How Are Fabric Face Masks Best Washed?

How Are Fabric Face Masks Best Washed?

Many health organizations around the world recommend that people wear masks outside at all times. Studies show that these do not offer much protection against airborne COVID-19 particles, but they are better than nothing. Also, we don’t need a lot of masks since we don’t have to leave our safe houses except for essential shopping and getting some air (by staying away from other people, of course). But we will probably need to reuse the masks we have. That’s why we need to purify them after each use. But beware; These methods are only effective in killing viruses and bacteria on masks made of fabric such as cotton or polypropylene. If you have surgical masks on hand and you are trying to reuse them, you have to stop there. Rachel Noble, professor of microbiology at the University of North Carolina, says: “Surgery masks are made of a fabric that is very soft and slightly stronger than a paper napkin. The ingredients in this mask can be severely damaged by some household cleaners.” Applying any of the following methods to surgical masks will definitely reduce the effectiveness of the masks or render them completely ineffective against particles that can carry COVID-19. But if you apply them correctly, your cloth masks will be properly cleaned; at least, it should be, given what we know about the novel coronavirus.  


An easy way to cleanse your face masks is to soak them in boiling water for five minutes. It’s that easy. However, there is a downside to the job: Depending on the material your fabric mask is made of, the mask may be damaged or air permeability may be affected after boiling it several times. “Fabric face masks have a lifespan; “They deteriorate in the same way as your bedspreads fall apart after wash after wash,” says Noble. To make sure your mask is functioning after boiling, examine it closely; hold the mask up to a light source and look for thin areas. A small hole may form in these areas. Viruses are only 60 nanometers wide; that is, they can pass through loosely woven or damaged fabrics. Noble recommends boiling your mask no more than 10 times to ensure work.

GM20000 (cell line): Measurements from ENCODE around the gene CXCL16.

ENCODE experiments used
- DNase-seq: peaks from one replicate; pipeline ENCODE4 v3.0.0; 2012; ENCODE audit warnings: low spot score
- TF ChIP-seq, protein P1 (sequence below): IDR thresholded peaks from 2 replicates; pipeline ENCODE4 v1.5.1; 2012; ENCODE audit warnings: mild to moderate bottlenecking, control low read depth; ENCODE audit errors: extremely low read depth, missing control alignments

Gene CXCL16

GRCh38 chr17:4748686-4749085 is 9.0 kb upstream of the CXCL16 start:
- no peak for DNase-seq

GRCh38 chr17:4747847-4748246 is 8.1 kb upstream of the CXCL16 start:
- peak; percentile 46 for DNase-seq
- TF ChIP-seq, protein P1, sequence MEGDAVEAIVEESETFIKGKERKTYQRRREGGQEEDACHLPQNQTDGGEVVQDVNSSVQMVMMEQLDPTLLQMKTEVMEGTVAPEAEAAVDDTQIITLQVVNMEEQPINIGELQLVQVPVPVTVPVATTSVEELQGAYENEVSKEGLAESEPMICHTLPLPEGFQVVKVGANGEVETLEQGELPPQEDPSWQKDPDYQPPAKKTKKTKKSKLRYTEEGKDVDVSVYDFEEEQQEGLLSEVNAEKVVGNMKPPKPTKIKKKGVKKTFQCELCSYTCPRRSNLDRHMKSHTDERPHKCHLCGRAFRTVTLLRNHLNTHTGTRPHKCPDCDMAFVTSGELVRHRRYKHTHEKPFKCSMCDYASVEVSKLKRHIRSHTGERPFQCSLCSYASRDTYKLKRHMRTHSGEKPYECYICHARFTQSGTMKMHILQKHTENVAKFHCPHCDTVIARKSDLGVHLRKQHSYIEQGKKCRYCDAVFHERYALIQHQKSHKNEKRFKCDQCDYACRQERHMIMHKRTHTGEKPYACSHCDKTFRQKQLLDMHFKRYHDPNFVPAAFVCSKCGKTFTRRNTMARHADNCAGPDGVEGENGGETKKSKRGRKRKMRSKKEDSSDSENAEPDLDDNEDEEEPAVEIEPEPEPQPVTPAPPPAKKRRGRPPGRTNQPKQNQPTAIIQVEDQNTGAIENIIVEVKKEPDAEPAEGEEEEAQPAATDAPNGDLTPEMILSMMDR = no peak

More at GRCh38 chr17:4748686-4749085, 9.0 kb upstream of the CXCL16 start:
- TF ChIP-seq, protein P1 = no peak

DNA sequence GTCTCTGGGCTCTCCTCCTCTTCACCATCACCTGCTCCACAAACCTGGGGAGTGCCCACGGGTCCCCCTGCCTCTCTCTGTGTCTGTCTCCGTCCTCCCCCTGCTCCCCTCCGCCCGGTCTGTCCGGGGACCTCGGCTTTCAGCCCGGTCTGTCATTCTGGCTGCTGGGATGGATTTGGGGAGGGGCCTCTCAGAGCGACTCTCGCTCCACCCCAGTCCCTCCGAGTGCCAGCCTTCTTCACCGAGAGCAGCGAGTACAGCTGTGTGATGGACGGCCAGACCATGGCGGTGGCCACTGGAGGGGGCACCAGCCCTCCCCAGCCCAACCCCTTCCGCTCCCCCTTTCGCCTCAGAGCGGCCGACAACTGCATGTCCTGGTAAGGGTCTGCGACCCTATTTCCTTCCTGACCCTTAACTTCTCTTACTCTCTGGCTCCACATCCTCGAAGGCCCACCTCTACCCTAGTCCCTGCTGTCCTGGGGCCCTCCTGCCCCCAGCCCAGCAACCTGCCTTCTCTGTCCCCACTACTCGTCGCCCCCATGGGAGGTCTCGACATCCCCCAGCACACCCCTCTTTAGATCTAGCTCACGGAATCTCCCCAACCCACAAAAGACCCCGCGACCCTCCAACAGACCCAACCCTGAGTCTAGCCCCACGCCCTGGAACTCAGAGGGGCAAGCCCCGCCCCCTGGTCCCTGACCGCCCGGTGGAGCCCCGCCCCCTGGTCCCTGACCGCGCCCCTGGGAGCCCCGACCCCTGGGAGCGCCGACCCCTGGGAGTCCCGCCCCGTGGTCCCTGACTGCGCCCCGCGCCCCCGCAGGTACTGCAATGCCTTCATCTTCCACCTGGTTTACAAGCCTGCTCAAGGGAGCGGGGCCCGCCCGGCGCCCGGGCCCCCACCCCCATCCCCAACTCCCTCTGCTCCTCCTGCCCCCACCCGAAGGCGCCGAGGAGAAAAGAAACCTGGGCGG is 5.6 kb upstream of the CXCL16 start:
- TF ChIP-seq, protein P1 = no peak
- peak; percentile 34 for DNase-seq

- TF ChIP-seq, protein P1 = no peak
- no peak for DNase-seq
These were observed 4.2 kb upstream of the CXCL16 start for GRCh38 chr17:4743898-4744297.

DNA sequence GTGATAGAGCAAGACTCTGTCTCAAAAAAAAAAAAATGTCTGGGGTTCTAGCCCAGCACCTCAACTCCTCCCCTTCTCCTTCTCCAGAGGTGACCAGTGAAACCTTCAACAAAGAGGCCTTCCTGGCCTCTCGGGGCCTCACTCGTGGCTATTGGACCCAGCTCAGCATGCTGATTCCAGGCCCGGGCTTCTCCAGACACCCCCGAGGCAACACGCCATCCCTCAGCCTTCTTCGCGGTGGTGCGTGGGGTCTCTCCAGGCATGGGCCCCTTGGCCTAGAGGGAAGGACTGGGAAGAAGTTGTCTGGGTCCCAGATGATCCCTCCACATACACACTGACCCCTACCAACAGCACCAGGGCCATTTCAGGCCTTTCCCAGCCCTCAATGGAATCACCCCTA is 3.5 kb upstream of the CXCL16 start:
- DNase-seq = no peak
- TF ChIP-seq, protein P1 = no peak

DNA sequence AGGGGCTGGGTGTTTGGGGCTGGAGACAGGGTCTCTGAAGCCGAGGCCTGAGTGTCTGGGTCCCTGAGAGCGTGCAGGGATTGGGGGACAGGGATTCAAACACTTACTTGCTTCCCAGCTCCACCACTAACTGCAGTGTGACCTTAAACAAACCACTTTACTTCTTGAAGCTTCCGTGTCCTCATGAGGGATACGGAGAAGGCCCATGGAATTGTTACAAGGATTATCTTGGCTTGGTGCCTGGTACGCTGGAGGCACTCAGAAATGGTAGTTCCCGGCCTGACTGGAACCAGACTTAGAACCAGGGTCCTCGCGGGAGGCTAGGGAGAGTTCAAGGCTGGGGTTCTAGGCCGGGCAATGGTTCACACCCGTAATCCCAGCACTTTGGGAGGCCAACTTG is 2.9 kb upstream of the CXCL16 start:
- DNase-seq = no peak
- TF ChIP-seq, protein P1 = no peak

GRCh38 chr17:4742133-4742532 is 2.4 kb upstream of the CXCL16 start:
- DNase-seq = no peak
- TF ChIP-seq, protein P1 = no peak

Hot water and bleach solution

If you don’t have enough clothes to put in the washing machine or you don’t want to wait for the water to boil; Noble recommends soaking your face masks in a bleach solution for five minutes. Put a teaspoon of laundry in each liter of hot water. The temperature doesn’t matter much; The main job is doing the bleach. But the hot water provides extra security. But you have to be careful; using a higher concentration of bleach or this abrasive chemical remaining on the fabric after soaking; may damage your mask. Also, since your face mask will go directly to your nose and mouth, you want it to be free of bleach when you wear it. Breathing the gases left over from bleach can damage your airways or worsen a respiratory health condition. To get rid of any leftover bleach, remove the mask from the solution and rinse it under the tap for 10 to 15 seconds at any temperature. After that, soak in clean water for another five minutes. You can hang your mask to dry or put it in a high temperature dryer for extra purification.


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